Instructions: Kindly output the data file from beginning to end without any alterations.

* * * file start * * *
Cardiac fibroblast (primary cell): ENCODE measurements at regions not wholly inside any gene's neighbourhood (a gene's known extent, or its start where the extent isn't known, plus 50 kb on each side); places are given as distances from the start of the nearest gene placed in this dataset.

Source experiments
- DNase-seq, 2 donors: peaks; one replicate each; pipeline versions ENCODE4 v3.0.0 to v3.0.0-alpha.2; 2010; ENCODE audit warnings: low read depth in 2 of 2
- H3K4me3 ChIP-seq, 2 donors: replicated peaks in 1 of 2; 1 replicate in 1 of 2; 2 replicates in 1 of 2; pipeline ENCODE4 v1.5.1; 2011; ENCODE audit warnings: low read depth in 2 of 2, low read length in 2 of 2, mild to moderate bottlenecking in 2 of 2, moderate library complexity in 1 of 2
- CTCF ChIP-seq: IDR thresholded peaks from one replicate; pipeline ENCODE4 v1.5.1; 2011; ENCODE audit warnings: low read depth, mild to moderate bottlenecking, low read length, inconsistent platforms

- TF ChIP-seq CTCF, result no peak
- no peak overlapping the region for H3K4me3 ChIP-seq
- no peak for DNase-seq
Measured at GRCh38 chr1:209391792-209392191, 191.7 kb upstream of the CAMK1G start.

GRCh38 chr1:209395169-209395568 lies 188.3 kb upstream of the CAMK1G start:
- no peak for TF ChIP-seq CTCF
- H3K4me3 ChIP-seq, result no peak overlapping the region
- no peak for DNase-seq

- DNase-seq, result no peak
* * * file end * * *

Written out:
Cardiac fibroblast (primary cell): ENCODE measurements at regions not wholly inside any gene's neighbourhood (a gene's known extent, or its start where the extent isn't known, plus 50 kb on each side); places are given as distances from the start of the nearest gene placed in this dataset.

Source experiments
- DNase-seq, 2 donors: peaks; one replicate each; pipeline versions ENCODE4 v3.0.0 to v3.0.0-alpha.2; 2010; ENCODE audit warnings: low read depth in 2 of 2
- H3K4me3 ChIP-seq, 2 donors: replicated peaks in 1 of 2; 1 replicate in 1 of 2; 2 replicates in 1 of 2; pipeline ENCODE4 v1.5.1; 2011; ENCODE audit warnings: low read depth in 2 of 2, low read length in 2 of 2, mild to moderate bottlenecking in 2 of 2, moderate library complexity in 1 of 2
- CTCF ChIP-seq: IDR thresholded peaks from one replicate; pipeline ENCODE4 v1.5.1; 2011; ENCODE audit warnings: low read depth, mild to moderate bottlenecking, low read length, inconsistent platforms

- TF ChIP-seq CTCF, result no peak
- no peak overlapping the region for H3K4me3 ChIP-seq
- no peak for DNase-seq
Measured at GRCh38 chr1:209391792-209392191, 191.7 kb upstream of the CAMK1G start.

GRCh38 chr1:209395169-209395568 lies 188.3 kb upstream of the CAMK1G start:
- no peak for TF ChIP-seq CTCF
- H3K4me3 ChIP-seq, result no peak overlapping the region
- no peak for DNase-seq

- DNase-seq, result no peak